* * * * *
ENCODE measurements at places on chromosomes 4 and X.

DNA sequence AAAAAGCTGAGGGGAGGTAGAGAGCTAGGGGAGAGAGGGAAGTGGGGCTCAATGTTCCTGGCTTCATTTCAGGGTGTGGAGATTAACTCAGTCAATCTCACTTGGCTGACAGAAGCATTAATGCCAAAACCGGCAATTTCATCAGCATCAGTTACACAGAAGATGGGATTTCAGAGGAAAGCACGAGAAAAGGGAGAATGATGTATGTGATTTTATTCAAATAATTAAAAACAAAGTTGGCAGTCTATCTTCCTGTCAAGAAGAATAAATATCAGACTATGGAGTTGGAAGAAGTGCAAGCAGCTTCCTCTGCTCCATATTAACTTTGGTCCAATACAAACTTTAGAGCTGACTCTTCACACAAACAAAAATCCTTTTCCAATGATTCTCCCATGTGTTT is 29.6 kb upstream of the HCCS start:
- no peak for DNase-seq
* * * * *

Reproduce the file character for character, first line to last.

ENCODE measurements at places on chromosomes 4 and X.

DNA sequence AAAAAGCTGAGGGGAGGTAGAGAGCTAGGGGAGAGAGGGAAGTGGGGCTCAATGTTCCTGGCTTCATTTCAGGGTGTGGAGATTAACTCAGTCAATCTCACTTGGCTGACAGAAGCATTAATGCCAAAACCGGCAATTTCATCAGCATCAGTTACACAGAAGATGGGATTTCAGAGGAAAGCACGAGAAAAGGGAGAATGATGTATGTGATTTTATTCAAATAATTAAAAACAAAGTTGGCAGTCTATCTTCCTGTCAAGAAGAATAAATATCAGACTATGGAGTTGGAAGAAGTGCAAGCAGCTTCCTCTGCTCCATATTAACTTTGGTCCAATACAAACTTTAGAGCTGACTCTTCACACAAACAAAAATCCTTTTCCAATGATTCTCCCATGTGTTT is 29.6 kb upstream of the HCCS start:
- no peak for DNase-seq